So we decided to take the circuitous route to our next destination, which is a nearby area with manmade exercise equipment on a circuit around a large lake. There, we ran, cycled and did a variety of other exercises. As is often the case with my son, who is the artistic one in our family, he was very distracted by pretty much everything, particularly the large variety of birds. The custom is that from a hundred feet or so behind me, I hear, “Dad, did you see that swan?” or “Dad, did you see how amazing the colors were on that duck?” The next sound is me yelling back, “Yes, son, now come on, we’re working out, not on a leisurely stroll.” It was during one of those interactions today that the Shiny Object Syndrome concept came to me, as I got increasingly frustrated with waiting for my son as he was distracted by one thing after another.

That said, I love the fact that he is so into nature and that he has such an eye for, well, pretty much everything. However, what I am trying to teach him is that there is a time for everything. As important as it is to be observant and to enjoy your surroundings, it is also very important to be focused and maintain concentration on the task at hand. I know that I and many entrepreneurs that I know struggle with this issue all the time. We have interests in a wide range of subjects and pursuits, we see opportunities everywhere we look, and we all suffer from Shiny Object Syndrome. There is a big difference with the successful entrepreneurs I know though: they have learned how to compartmentalize. They create windows of time and spaces for themselves to suffer “short attention span theater,” to their hearts’ content, in settings where there are few consequences. The rest of the time, in their business and personal lives, they are careful to focus and maximize their efforts on the particular task at hand, whatever it may be. When they’re working on key tasks, they are very deliberate to minimize distractions and remain very focused on getting the results they seek.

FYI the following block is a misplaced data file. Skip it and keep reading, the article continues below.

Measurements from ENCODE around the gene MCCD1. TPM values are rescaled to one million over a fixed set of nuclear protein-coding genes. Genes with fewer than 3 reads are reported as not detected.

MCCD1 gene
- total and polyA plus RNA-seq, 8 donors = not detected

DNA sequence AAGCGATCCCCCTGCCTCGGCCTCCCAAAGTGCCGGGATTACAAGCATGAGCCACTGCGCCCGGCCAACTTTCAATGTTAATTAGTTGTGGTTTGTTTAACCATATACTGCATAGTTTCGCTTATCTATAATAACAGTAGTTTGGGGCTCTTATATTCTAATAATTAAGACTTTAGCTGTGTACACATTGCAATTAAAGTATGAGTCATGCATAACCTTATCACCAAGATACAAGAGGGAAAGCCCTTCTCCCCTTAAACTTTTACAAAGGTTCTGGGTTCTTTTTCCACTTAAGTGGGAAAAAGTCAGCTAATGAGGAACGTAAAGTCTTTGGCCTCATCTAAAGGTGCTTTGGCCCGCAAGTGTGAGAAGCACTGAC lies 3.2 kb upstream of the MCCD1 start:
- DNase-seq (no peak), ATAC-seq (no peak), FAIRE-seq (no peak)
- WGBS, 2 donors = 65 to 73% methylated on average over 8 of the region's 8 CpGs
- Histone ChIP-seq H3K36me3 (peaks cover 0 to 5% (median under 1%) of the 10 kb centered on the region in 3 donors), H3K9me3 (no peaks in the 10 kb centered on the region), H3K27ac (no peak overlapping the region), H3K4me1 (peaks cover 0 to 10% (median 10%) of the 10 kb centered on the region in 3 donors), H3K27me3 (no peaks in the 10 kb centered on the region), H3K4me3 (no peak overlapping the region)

So, here’s the incident that really drove the SOS issue home for me today. After we finished our lake circuit and we were on the way back home, we had to pass through an old access road that has been converted to a bike path. The path is quite straight and runs for a few miles next to another lake. It’s nicely surfaced, so you can really “fly” on it. Today though, as we arrived to the path and were ready to get going fast, my son was still distracted and now he was also tired. As I turned, distracted once again by his distraction, to ask him what in the world was going on with him today, we were going about twelve miles per hour or so. Since I was turned to him, I did not notice that emerging from the left side of the path, was a large dark-colored snake with a distinct pattern on its back. It was a venomous cottonmouth (“water moccasin”) as it turns out. My front tire missed it by out six inches and it went rapidly between my son’s bike and mine. Thank goodness, once again, I got away with not paying attention, with suffering yet another bout of “Shiny Object Syndrome,” for if the cottonmouth had become tangled in my wheel, pedals, or those of my son’s bike, then flown upward, it could have been pretty ugly.

I’m not sure how many more SOS close calls I need before taking the focus message to heart, but I don’t think it will be many. 🙂 Set aside time to let your mind wander, but when it counts, make sure you are focused and not distracted or tempted by all the shiny objects we have in our world these days. I will try to do the same, though I know from experience that it will not be easy!

I look forward to your comments.

Paul Morin
paul@companyfounder.com
www.companyfounder.com.